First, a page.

Editor's note: this is the second in a series of articles, at The Weekly New England Travel and Vacation Gazette, focusing on Massachusetts seafood restaurants and sellers that say that they are committed to accurate labeling of their seafood. Seafood mislabeling has been a hot topic in the news lately as the Boston Globe recently wrote about many seafood restaurants and markets in the area not labeling their seafood correctly).
I recently had a chance to talk with Marty Hagerty, owner of Fresh Pond Seafood in Arlington, Mass., about the recent seafood mislabeling controversy, covered by the Boston Globe. He emphasized that they would never mislabel any of their seafood: "I can tell what I'm buying."
Those words have a lot of weight, given Fresh Pond Seafood in Cambridge gained a household name reputation in the area. Marty's father opened that store about 35 years ago until its closure in 2006. Marty, 48, and in the seafood business for more than 25 years, recently opened his new location -- a fish market that also has four booths for dining in -- at 75 Summer St. in Arlington.
Hagerty expressed disappointment in other seafood restaurants and markets involved in mislabeling their seafood. He cites Nantucket scallops as an example of a seafood that can be mislabeled or "cheapened."
"We sell Nantucket Bay scallops at certain times of the year -- very expensive -- but some, I'm sure, mix in cheap scallops and try to pass it off as Nantucket scallops," said Hagerty. "I think (in general) many of these people that got caught mislabeling knew what they were selling. Just my opinion."
Hagerty's main sea scallops supply comes from George's Bank in Boston -- very different than the "processed" or "wet" scallops that are quite commonplace.
"Basically, with processed scallops you throw 500 pounds of scallops into a vat with chemicals and they blow up, looking very pretty," said Hagerty. "When you cook them, though, they shrink! We use the 'dry' scallops from George's Bank that have no chemicals added."
Other properly labeled seafood sold at Fresh Pond Seafood include: shrimp, lobster meat, halibut, salmon, flounder, scrod, haddock, Bluefish, catfish, sea bass, snapper, Mahi Mahi, steamers, mussels, little necks, cherrystones, oysters, tuna, grey sole, swordfish, soft shell crabs, Maine crabmeat, crab cakes, trout, stuffed clams and shad roe.
Hagerty doesn't mind Fresh Pond Seafood being inspected, as he clearly takes pride in selling his seafood as labeled.
"I welcome any inspections," said Hegarty. "I know what I'm buying. I've been going to the pier since I was 17!"
Editor's note, part II: restaurants and fish markets in the Boston area, please write us about your business that doesn't mislabel seafood! We will consider calling you back for an interview. Thanks!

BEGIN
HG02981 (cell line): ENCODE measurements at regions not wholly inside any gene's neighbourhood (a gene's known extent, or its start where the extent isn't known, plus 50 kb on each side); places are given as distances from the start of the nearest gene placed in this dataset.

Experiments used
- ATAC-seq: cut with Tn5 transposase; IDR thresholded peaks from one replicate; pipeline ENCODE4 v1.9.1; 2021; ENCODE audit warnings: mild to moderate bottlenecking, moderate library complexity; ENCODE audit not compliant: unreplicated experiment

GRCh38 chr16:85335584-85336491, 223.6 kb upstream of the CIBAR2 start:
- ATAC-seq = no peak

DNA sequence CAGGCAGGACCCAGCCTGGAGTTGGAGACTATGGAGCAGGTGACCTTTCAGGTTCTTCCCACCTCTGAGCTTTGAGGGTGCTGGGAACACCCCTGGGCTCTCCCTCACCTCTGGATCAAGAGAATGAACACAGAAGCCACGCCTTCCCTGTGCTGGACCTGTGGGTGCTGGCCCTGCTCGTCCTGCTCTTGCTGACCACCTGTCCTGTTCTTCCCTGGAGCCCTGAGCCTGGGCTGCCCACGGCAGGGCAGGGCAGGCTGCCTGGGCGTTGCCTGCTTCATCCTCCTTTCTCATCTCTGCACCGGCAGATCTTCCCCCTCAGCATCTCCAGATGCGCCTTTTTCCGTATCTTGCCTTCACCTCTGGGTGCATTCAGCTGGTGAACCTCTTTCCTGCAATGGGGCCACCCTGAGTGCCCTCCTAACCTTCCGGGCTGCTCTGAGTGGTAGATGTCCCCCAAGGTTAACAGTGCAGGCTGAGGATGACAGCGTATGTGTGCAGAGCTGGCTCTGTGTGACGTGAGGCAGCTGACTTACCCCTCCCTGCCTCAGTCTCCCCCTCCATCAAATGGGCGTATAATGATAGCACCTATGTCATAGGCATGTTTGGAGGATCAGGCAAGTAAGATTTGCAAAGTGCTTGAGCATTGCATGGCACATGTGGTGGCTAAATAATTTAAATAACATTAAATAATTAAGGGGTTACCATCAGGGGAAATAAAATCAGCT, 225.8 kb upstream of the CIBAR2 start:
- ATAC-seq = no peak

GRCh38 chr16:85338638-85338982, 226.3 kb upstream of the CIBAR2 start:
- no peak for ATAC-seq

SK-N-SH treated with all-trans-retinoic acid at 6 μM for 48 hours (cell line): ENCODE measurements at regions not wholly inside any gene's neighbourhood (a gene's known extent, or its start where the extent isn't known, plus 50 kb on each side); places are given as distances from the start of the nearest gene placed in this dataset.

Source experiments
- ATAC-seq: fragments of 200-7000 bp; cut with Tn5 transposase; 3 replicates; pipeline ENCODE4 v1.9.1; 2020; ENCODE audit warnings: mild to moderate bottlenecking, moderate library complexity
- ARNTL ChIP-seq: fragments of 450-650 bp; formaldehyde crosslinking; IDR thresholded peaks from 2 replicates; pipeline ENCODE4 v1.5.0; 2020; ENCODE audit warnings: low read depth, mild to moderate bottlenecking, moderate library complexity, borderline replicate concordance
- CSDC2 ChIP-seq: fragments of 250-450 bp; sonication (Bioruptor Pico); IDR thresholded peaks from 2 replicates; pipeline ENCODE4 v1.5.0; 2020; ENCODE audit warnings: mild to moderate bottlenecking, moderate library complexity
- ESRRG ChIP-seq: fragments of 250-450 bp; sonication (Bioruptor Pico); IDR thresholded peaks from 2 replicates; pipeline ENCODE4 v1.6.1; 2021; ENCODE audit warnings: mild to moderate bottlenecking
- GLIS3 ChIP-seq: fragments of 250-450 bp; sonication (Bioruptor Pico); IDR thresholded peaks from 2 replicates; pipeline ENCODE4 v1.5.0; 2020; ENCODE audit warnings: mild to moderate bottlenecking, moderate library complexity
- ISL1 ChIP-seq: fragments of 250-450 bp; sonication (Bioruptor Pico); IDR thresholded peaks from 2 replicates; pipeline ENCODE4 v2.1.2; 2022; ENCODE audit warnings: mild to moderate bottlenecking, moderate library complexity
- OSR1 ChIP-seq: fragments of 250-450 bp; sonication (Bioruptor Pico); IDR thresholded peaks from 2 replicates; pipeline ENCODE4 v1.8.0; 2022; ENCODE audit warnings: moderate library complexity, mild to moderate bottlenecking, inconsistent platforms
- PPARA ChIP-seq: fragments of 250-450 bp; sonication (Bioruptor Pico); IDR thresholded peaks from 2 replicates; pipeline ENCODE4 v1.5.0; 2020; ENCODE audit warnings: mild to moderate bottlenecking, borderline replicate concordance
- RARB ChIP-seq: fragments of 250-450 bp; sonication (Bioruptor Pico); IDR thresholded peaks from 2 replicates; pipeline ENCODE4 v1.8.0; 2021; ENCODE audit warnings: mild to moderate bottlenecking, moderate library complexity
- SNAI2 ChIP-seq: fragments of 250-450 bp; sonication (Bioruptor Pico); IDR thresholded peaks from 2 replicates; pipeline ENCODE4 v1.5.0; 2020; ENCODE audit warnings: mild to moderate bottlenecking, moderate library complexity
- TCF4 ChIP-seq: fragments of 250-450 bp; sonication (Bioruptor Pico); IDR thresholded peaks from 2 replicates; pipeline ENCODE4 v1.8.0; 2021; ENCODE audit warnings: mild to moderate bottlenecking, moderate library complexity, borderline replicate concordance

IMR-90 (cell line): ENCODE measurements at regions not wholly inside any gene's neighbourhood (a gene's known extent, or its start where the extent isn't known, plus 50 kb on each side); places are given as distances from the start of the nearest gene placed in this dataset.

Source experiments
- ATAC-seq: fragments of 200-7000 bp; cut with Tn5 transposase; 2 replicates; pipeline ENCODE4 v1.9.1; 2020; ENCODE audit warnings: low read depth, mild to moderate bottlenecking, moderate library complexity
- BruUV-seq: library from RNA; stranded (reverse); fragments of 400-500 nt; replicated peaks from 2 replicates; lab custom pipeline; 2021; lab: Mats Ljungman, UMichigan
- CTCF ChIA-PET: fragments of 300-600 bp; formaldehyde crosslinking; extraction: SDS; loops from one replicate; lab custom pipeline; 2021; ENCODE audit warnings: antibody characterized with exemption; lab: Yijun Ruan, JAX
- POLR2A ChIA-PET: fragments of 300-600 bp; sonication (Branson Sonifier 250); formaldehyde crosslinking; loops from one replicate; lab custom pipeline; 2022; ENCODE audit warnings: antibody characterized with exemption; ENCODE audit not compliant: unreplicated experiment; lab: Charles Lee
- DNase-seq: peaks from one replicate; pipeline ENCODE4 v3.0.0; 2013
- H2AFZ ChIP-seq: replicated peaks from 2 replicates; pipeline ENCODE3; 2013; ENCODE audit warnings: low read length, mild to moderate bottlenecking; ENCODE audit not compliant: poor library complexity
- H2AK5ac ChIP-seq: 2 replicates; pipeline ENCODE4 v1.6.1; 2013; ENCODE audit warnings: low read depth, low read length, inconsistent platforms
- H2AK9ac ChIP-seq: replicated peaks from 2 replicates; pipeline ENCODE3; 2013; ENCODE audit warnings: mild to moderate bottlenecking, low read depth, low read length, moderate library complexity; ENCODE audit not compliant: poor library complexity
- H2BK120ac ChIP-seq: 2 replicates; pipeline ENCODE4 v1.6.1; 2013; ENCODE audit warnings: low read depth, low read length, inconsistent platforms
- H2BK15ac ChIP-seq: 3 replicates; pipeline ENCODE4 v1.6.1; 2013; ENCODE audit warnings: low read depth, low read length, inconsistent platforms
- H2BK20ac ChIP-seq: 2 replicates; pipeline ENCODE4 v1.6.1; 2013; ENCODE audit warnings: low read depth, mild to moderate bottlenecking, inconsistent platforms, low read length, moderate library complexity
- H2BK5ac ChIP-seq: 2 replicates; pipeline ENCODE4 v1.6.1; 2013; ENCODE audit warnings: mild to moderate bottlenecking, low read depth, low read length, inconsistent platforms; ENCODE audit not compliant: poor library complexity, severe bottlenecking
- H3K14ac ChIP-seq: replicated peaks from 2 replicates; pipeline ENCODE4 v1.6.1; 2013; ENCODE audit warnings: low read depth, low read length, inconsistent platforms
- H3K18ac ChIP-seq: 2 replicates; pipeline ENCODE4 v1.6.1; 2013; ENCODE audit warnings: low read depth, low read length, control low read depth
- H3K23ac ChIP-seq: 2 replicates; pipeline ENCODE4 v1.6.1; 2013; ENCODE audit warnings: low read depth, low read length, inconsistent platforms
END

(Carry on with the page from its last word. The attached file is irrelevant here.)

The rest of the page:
Friday, November 4, 2011
Thursday, November 3, 2011
|Woods Seafood, Plymouth, Mass. (photo by Eric)|
After reading about this reported seafood fraud, I thought it would be a good idea to contact local seafood restaurants and markets in hopes of finding some businesses not involved with seafood mislabeling. I think locating these type of establishments is important, as I know people that have read the articles are now suspicious of all local seafood restaurants and markets. Can't blame them -- how does one know who is on the up, and others that either knowingly or inadvertently mislabel their seafood?
I checked in with two of my favorite locally-owned and operated seafood places, Pier 18 Seafood and Grille in East Bridgewater, Mass., and Woods Seafood in Plymouth, Mass. For full disclosure, I have no affiliation, including vested interest, in either of these two seafood spots. I think the key takeaway with both of these restaurants is that they have the confidence to say that they welcome testing.
Peter Soroka, owner of Pier 18, took an immediate stand-up position and said, "We weren't tested (by the Globe), but welcome any testing. We don't have that issue (with seafood mislabeling). We're very honest and deal with reputable fish dealers. We don't lead people wrong."
Saroka cites the fish in a fish and chips meal as a classic example of taking a short cut, with many restaurants using cheaper pollock instead of haddock or cod -- something Pier 18 will never do.
"They (other businesses) get away with it, it's much cheaper,"said Saroka. "We don't do that here."
Jay Kimball, who bought Woods Seafood at Plymouth Harbor 23 years ago, prides his restaurant on being reputable. The presence of a public fish market on the premises authenticates the restaurant seafood, says Kimball.
"If you came in off the street and saw on the menu our swordfish, scallops, bluefish, or salmon and asked staff where it came from, they could point to our fish market where you can see everything clearly labeled. We're transparent in everything we do."
A virtual walking encyclopedia of his inventory and where it comes from, Kimball prides himself of knowing his New England seafood suppliers, as well as those from outside the area. As examples, his scallops come from New Bedford, farmed raised salmon from Canada, wild sockeye salmon from Alaska, crab meat from Maine, and swordfish from the outer banks of Nova Scotia and Maine.
Kimball said he wasn't contacted by the Globe, but would always welcome any kind of official testing. Regarding his business, Kimball says that Woods Seafood receives routine inspections from the local Board of Health and the Bureau of Labor Statistics.
That's it for now! Please check back in often as I will be writing more in the next month or two about Boston area seafood restaurants and markets that say that they don't have an issue with seafood fraud -- and welcome any testing.
Editor's note: restaurants and fish markets in the Boston area, please write us about your business that doesn't mislabel seafood! We will consider calling you back for an interview. Thanks!
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